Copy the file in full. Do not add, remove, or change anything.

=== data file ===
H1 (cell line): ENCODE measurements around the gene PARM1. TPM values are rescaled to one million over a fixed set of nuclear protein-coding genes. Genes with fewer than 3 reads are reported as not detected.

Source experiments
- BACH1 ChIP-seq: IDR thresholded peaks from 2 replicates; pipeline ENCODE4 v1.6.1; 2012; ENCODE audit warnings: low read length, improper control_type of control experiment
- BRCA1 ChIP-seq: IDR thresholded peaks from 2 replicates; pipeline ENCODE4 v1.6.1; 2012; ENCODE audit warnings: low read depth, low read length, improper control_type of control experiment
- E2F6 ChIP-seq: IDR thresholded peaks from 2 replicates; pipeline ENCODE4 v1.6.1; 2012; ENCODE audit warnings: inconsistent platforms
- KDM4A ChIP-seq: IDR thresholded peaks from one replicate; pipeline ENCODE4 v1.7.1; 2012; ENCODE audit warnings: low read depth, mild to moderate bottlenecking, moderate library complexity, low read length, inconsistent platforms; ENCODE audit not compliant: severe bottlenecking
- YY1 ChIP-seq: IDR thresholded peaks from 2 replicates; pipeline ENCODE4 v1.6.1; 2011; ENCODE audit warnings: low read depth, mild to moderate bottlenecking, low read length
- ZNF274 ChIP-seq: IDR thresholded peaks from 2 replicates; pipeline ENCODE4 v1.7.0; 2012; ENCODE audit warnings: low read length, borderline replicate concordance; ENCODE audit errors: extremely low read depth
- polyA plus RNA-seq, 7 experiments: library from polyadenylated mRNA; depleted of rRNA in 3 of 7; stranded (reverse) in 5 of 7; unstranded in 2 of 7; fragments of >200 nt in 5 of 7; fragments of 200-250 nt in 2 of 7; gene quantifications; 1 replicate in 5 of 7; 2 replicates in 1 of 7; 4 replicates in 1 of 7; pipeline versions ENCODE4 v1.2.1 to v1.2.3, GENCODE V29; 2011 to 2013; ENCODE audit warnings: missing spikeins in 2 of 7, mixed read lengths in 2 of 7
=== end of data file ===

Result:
H1 (cell line): ENCODE measurements around the gene PARM1. TPM values are rescaled to one million over a fixed set of nuclear protein-coding genes. Genes with fewer than 3 reads are reported as not detected.

Source experiments
- BACH1 ChIP-seq: IDR thresholded peaks from 2 replicates; pipeline ENCODE4 v1.6.1; 2012; ENCODE audit warnings: low read length, improper control_type of control experiment
- BRCA1 ChIP-seq: IDR thresholded peaks from 2 replicates; pipeline ENCODE4 v1.6.1; 2012; ENCODE audit warnings: low read depth, low read length, improper control_type of control experiment
- E2F6 ChIP-seq: IDR thresholded peaks from 2 replicates; pipeline ENCODE4 v1.6.1; 2012; ENCODE audit warnings: inconsistent platforms
- KDM4A ChIP-seq: IDR thresholded peaks from one replicate; pipeline ENCODE4 v1.7.1; 2012; ENCODE audit warnings: low read depth, mild to moderate bottlenecking, moderate library complexity, low read length, inconsistent platforms; ENCODE audit not compliant: severe bottlenecking
- YY1 ChIP-seq: IDR thresholded peaks from 2 replicates; pipeline ENCODE4 v1.6.1; 2011; ENCODE audit warnings: low read depth, mild to moderate bottlenecking, low read length
- ZNF274 ChIP-seq: IDR thresholded peaks from 2 replicates; pipeline ENCODE4 v1.7.0; 2012; ENCODE audit warnings: low read length, borderline replicate concordance; ENCODE audit errors: extremely low read depth
- polyA plus RNA-seq, 7 experiments: library from polyadenylated mRNA; depleted of rRNA in 3 of 7; stranded (reverse) in 5 of 7; unstranded in 2 of 7; fragments of >200 nt in 5 of 7; fragments of 200-250 nt in 2 of 7; gene quantifications; 1 replicate in 5 of 7; 2 replicates in 1 of 7; 4 replicates in 1 of 7; pipeline versions ENCODE4 v1.2.1 to v1.2.3, GENCODE V29; 2011 to 2013; ENCODE audit warnings: missing spikeins in 2 of 7, mixed read lengths in 2 of 7